Now, mark my words, I can already see myself getting annoyed by this process in a month or three, and wanting to throw in the whole towel, but I’m hoping that I can keep the little embers going, that I can find things to do that will keep me pushing forward until I reach a point where I could actually launch something of my own. I have a feeling my friends will keep me engaged and spur me on, encouraging me to go for it. I’ve truly got the best friends in the world.

Second side note: Isn’t it amazing when your friends see your whole potential when you only see a fraction? And isn’t it always funny that you can see theirs but never your own? If everyone doesn’t have people like this in your lives, I hope you put it out to the universe that you want friends like this, because there is absolutely nothing greater.

There was once a place I went to in Atlanta, and it kind of changed my life. This was back in 2015, when I had first started traveling, and having a few days in Atlanta by myself was one of those life-changing moments. I had done a random search for a place to see live poetry or music and found this great bar/cafe that had everything I wanted: soul food, booze, open-mic poetry, live art, and a community of welcoming people. The host of the night opened the night with a sort-of prayer, a call to us all to open our hearts and to be present with each other, to embrace everyone as our family of the evening. It was so beautiful and powerful and left me in tears.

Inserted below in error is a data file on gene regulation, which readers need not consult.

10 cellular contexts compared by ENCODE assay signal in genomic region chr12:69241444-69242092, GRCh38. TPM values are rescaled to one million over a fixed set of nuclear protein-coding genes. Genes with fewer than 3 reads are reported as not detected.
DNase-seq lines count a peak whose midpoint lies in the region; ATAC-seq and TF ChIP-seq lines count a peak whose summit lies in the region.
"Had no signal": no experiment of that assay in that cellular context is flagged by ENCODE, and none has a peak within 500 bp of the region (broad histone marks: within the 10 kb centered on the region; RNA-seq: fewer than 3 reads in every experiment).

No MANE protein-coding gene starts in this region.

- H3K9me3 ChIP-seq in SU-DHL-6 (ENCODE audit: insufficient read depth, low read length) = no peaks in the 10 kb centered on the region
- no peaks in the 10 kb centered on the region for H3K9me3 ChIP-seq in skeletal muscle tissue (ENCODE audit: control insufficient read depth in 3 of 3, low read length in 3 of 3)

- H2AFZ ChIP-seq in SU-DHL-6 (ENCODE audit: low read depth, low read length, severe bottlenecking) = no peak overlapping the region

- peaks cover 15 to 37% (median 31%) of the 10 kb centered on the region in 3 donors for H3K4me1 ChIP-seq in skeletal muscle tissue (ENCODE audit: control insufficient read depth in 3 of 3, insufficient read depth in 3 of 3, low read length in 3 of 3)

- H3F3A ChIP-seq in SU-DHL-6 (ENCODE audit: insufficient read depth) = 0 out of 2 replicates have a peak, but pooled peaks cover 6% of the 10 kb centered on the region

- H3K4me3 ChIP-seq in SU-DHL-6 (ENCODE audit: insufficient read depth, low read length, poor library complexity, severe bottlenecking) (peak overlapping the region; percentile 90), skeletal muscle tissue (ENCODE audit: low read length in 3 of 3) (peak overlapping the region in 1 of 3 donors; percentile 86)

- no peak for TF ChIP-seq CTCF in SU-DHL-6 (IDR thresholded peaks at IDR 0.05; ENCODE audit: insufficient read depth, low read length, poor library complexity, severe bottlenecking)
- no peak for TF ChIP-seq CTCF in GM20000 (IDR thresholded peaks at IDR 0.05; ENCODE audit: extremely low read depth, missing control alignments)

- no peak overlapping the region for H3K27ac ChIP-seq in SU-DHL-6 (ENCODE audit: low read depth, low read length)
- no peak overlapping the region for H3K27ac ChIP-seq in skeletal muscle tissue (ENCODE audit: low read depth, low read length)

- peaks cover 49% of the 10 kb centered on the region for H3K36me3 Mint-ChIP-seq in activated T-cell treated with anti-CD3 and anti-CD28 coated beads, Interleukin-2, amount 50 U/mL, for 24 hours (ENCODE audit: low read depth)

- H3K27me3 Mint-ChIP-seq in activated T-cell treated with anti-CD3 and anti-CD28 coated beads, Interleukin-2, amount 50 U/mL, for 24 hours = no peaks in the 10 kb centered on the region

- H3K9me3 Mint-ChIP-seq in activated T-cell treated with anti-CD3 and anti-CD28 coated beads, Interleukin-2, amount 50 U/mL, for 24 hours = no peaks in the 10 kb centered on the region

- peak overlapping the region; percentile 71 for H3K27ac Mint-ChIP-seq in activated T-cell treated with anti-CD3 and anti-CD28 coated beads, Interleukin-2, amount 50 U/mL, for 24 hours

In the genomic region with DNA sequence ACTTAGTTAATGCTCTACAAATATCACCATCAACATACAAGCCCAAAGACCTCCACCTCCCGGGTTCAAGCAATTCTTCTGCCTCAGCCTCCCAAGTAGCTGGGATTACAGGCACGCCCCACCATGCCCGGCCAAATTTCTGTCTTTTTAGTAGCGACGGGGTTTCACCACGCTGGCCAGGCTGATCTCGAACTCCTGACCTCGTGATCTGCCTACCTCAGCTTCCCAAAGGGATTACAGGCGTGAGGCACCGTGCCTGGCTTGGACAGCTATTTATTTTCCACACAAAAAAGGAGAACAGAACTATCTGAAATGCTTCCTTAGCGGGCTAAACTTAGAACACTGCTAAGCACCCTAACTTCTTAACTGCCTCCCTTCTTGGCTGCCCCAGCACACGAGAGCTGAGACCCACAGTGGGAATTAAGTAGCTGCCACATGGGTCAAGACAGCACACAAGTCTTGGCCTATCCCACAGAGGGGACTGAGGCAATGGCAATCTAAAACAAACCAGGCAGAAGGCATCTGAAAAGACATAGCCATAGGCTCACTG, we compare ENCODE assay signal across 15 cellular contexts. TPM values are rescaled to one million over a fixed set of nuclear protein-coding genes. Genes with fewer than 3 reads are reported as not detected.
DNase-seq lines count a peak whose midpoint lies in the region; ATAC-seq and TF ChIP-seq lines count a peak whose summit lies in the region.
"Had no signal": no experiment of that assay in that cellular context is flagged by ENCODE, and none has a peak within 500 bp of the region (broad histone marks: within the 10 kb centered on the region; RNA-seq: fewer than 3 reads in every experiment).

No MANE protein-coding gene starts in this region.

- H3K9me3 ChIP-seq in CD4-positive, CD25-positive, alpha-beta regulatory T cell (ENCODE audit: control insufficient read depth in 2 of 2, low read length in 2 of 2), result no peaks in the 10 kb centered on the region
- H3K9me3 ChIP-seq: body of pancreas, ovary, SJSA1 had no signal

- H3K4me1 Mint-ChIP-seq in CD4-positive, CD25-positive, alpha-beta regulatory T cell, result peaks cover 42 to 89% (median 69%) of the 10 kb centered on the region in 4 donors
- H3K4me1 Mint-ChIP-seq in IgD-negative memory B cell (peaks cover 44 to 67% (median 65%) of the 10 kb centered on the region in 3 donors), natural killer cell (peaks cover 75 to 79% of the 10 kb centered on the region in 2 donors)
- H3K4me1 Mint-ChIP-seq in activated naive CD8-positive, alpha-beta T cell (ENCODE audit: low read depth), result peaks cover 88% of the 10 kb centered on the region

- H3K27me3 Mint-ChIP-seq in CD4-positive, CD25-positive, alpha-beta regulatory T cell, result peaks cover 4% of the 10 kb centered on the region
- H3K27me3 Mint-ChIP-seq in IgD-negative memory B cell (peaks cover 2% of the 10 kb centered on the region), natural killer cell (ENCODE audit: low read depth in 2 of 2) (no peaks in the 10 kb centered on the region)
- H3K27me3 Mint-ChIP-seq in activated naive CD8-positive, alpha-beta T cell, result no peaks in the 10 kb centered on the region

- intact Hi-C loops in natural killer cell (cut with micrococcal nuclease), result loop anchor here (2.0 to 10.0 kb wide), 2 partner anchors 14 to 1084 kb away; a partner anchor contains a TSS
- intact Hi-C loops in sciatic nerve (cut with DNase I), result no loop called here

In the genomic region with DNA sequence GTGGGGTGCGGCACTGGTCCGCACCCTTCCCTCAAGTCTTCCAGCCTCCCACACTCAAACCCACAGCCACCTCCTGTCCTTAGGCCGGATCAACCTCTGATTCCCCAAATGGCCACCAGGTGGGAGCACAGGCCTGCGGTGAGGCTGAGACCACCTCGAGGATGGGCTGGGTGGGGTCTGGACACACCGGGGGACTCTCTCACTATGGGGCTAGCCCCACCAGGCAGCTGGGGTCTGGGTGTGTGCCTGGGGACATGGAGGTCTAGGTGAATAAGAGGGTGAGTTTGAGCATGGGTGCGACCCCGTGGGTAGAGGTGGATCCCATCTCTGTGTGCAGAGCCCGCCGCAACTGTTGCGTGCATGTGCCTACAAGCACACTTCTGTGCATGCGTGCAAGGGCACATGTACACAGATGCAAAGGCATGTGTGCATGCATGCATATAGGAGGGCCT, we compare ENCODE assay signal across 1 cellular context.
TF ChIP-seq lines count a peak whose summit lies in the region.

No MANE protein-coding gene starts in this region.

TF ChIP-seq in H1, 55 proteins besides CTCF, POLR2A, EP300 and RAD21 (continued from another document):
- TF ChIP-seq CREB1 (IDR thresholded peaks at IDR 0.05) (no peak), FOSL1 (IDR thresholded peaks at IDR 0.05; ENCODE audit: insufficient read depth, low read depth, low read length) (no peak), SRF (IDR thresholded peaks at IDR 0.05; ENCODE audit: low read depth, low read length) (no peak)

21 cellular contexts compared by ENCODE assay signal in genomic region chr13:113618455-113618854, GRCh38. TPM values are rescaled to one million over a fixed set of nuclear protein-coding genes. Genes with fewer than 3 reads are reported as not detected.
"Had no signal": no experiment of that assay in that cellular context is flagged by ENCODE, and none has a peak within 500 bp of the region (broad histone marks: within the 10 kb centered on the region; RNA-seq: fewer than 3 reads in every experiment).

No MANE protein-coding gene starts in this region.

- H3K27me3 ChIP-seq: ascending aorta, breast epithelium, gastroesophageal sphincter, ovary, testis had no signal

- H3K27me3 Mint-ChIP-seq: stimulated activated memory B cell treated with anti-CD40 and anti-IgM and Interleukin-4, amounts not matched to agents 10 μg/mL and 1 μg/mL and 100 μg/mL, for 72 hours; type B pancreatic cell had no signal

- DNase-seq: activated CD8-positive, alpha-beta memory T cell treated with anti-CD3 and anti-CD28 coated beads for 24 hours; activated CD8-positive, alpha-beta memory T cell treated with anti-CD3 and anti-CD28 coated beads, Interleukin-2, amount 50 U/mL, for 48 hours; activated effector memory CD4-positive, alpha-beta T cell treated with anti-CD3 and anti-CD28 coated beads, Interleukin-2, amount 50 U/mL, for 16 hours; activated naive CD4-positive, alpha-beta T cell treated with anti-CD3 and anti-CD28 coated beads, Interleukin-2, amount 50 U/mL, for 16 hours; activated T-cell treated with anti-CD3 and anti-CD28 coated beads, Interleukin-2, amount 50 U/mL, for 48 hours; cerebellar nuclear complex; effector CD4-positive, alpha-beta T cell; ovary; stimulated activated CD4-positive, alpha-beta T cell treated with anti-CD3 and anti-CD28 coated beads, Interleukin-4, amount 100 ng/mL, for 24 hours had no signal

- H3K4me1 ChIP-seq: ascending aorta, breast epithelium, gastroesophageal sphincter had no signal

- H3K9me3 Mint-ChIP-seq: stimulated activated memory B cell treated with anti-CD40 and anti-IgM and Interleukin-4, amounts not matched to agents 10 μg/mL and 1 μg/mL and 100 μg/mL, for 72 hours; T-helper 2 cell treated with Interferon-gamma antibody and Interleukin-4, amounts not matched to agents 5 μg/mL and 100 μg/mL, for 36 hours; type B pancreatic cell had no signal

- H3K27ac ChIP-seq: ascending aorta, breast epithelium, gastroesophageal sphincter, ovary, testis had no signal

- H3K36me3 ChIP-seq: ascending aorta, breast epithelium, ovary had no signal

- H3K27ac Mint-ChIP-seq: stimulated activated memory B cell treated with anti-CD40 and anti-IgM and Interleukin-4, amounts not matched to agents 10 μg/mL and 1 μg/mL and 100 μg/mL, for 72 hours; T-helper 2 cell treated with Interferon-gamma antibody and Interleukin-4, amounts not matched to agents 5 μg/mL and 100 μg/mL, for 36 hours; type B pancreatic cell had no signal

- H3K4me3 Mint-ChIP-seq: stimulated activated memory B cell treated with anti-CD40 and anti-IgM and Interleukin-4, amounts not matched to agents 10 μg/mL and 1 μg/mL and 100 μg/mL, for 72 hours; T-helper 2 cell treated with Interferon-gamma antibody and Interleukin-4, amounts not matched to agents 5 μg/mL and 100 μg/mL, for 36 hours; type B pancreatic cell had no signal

Fast forward three years, and I can’t believe I’m sitting here contemplating how I could open a similar place. How I could create an environment like that and how happy that would make me.

So much has changed since 2015, both externally but also internally just with me. I think for the first time, I’m really tackling some big thoughts about creating a life in which there is never a significant other in the picture, and right now, that doesn’t completely scare me. It still makes me sad, but the fear is gone. In all fairness, I’m not sure I’ve ever really admitted my fear of being single forever. There are so many moments in my life where I have loved being on my own, where I have had immense joy in only having to worry about myself and Ginger, in being able to make any decision I wanted to without anyone else’s thoughts or opinions weighing in. But, there has always been lingering fear. More often than not, I don’t care for being alone. I love sharing life with people. But, I think what this move has taught me most is that 1: I can do things on my own just fine and 2: I can easily make really good, strong friendships anywhere I go, so I will never truly be alone.

OK, I think I’ve rambled off into several tangents in this post, so I’m going to wrap it up. I’ll close with stating that TEDxDetroit is an event I will now go to every year with joy and excitement (and maybe one day, I’ll get to speak at it), and now I’m convinced that I need to travel to other places for other TED events as well! It was a day of major inspiration, and a heavy dose of creativity, joy, hope and connection that I needed very badly.

Thank you, TEDxDetroit organizers!